שנה שפה:

Driving After Total Ankle Arthroplasty



Elizabeth McDonald, Joseph Daniel, Kristen Nicholson, Brian Winters, Rachel Shakked, Steven Raikin, David Pedowitz
Foot and Ankle Division, Rothman Institute, Philadelphia, USA

Background: The purpose of the study was to determine when patients can safely return to driving after total ankle arthroplasty.

Methods: After institutional review board approval, forty-nine patients undergoing total ankle arthroplasty were recruited prospectively. Patients’ brake reaction time (BRT) was tested at six weeks and repeated until patients achieved a passing BRT. A control group of twenty healthy patients was used to establish as passing BRT. Patients were given a validated novel driver readiness survey to complete.

Results: Forty-nine patients were enrolled. Patient demographics include an age range of 43 to 83 years (mean 63 years), of which 30 were male (61%) and 19 were female (39%). At 6 weeks, 44 of the 49 patients (89%) had BRT less than 0.850 seconds and were considered safe to drive. At 6 weeks, the passing group average BRT was 0.628 seconds. At 9 weeks, 46 patients (100%) of those who completed the study achieved a passing BRT. Patients that failed at 6 weeks had statistically greater visual analog scale (VAS) for pain (p=0.041) and significantly diminished plantarflexion (p=0.035). Notably, there was no significant difference in failure rates when measuring dorsiflexion (p=0.704). On the validated novel driver readiness survey, 5 of the 5 patients (100%) who did not pass neither agreed nor disagreed, disagreed or strongly disagreed with the statement, “Based on what I think my braking reaction time is, I think that I am ready to drive.”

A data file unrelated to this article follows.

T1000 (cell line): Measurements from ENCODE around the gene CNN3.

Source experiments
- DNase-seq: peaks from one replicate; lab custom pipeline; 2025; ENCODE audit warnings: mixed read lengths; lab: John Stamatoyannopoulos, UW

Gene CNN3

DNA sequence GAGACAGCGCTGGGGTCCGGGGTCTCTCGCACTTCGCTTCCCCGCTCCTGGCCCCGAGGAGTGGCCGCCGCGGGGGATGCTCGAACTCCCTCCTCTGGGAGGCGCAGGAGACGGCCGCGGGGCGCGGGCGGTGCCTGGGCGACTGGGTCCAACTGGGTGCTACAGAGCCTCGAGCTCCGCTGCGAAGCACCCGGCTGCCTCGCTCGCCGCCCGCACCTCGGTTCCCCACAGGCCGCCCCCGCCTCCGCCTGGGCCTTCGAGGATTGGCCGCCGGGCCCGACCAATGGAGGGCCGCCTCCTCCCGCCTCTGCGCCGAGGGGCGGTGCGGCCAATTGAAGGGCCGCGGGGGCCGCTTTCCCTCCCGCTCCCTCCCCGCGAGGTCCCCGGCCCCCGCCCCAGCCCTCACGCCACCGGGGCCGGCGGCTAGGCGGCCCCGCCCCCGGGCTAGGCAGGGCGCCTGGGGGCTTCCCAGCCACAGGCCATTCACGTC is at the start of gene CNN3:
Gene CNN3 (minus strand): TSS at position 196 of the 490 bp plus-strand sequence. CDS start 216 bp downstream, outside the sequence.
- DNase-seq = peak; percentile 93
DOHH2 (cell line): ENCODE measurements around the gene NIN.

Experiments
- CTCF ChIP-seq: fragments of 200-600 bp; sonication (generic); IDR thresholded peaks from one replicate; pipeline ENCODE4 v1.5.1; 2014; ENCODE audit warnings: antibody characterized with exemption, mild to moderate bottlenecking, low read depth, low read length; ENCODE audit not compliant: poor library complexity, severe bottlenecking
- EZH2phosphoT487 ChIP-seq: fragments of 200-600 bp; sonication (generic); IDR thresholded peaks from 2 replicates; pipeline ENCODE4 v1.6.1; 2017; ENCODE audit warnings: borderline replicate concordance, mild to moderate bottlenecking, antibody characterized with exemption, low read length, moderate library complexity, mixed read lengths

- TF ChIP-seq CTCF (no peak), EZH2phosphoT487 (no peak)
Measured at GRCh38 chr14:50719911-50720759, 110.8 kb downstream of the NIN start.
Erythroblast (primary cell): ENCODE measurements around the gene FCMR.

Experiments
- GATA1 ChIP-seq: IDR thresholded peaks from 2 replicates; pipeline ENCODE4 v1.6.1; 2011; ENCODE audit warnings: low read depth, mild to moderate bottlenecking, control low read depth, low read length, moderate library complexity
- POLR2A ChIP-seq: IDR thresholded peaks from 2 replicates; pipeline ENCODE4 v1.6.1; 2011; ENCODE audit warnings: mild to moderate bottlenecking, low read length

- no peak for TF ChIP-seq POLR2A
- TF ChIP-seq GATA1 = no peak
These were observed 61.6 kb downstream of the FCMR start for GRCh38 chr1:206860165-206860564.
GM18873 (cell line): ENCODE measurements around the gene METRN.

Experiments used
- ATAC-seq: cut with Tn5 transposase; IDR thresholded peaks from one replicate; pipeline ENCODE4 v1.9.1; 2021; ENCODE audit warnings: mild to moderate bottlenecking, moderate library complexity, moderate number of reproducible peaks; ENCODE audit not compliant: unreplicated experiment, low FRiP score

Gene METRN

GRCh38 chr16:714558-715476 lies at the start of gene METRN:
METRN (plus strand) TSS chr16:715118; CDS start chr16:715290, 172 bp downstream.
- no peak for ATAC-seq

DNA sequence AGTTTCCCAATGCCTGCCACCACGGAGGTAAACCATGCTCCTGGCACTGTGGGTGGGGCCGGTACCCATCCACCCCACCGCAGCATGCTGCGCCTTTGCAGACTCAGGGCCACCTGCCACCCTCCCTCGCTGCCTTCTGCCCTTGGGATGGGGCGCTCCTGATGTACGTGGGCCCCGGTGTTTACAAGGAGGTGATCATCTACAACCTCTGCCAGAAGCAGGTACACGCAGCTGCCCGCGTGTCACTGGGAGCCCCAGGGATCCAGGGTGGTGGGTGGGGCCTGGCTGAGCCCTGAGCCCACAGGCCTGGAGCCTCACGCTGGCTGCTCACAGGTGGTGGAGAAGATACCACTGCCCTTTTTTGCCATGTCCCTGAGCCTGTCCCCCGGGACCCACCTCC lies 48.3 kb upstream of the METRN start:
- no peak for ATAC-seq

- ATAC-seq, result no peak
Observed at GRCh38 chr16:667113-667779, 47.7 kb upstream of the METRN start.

Conclusion: Patients may be informed that they can safely return to driving 9 weeks after total ankle arthroplasty. Some patients may be eligible to return to driving at 6 weeks depending on their VAS, plantarflexion, and driver readiness survey results.

העלאת קובץ המאמר או המצגת

Elizabeth McDonald